As is the case with our own revolution, the facts of the Sri Lankan Civil War have been rewritten. The narrative suits whoever holds power, while the truth is being held hostage. The revolutionaries who fought for their own statehood have been branded as terrorists (arguably their version of red-tagging) and those who dare speak against the atrocities that have been committed are faced with punishment.
When it comes to our historical narrative, an important question to ask is why are historical events like martial law and the EDSA revolution being presented as a feud belonging to two families? A lot of the common rhetoric online shows people pooling support for the Marcos side and dismissing everyone else as a “Dilawan” or “Pink-lawan.”
Painting the story to have only two sides takes away our moral responsibility to carry our history with us. For the most part, it absolves us of any role and accountability to take ownership over what happened.
Take Padilla’s statements as an example. He clearly outlined two narratives: the Aquino one and the Marcos one. This dichotomized view of history sanitizes—and arguably completely erases—the role of the main actor in this event: the Filipino people.
Political machinations on either side can only go so far without the efforts of ordinary citizens. Our blood, sweat, and hard work have been erased by how our history is currently being framed.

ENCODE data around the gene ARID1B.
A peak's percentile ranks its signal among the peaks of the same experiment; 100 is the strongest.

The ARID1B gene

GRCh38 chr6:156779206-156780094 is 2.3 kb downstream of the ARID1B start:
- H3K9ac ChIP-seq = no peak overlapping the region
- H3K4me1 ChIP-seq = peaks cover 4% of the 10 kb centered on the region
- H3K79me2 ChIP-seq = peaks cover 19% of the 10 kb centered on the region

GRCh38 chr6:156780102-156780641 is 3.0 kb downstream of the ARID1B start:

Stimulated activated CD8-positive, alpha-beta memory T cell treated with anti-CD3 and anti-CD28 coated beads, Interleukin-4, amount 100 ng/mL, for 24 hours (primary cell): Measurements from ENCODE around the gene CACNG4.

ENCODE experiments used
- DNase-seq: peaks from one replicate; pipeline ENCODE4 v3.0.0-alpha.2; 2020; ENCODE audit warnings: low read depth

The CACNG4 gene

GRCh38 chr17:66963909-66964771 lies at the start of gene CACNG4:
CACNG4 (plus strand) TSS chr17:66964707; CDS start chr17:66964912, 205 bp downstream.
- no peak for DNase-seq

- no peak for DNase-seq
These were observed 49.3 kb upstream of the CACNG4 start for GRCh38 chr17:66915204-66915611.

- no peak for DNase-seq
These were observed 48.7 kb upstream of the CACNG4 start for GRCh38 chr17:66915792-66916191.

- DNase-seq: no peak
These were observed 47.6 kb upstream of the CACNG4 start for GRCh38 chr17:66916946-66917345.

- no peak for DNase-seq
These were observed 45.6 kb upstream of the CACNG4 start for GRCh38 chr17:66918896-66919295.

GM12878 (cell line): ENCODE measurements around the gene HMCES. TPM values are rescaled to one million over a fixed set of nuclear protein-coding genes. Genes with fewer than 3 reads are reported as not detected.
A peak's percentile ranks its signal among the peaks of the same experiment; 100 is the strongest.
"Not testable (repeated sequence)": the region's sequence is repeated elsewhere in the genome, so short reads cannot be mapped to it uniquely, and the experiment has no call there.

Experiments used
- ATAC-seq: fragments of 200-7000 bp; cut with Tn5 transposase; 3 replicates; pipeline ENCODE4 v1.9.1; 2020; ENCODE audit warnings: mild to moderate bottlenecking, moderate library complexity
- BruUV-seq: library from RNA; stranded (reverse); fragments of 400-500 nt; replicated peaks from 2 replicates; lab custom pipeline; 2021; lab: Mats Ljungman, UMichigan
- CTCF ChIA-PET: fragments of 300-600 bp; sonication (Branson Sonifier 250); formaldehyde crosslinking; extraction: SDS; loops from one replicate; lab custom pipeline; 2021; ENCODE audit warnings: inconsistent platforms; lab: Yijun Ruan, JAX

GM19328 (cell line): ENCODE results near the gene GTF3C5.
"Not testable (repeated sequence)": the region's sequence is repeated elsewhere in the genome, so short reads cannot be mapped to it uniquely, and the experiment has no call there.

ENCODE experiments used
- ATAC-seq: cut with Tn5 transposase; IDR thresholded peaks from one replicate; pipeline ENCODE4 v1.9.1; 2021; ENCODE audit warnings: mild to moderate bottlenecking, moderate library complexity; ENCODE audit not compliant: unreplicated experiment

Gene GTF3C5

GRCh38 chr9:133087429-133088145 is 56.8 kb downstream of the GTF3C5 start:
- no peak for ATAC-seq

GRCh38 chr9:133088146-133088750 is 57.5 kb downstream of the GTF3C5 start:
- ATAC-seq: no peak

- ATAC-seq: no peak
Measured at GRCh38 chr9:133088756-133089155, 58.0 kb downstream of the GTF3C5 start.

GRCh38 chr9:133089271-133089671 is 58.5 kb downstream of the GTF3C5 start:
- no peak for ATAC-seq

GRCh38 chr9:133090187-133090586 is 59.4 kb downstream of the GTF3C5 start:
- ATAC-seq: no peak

What are facts, anyway?
In a rebuttal to Cruz’s tsismis comment, popular historian Ambeth Ocampo said, “History may have bias, but it is based on fact not opinion.”
History, unlike science or mathematics, is not a “hard” study. There’s a certain amount of subjective input involved, but there are facts and figures we can confidently rely on to paint an accurate picture of what it was like.
So for those who are still wondering, here are some fast facts.
According to international human rights group Amnesty International, there were 107,240 primary victims of human rights violations during martial law, 70,000 people arrested, mostly arbitrarily without warrants of arrests; 34,000 people tortured, and 3,240 killed by the military and the police.
And those are just the confirmed figures.
Let’s also not forget the millions of people who flooded the streets during the momentous four-day rally that won back our democracy.
And aside from facts and figures, we still have people who lived through those events that serve as living testimonies whose experiences should not be invalidated.
The truth remains
While history is multifaceted, we can’t treat it like we’re mediating conflict. Sure, listening to both sides could be an appropriate response to a neighborhood quarrel but perhaps not so for events of national, social, and historical importance. Respecting each other’s opinions on how we view history isn’t that much better, either, if we really want the truths of our past to surface.
No matter which way the narrative is spun, the dead are still dead, the economy is still suffering, and justice has not yet been served.
The war against propaganda and historical distortions may not stop any time soon, but facts will stay as they are. Solid, unbreakable, and incorruptible against lies.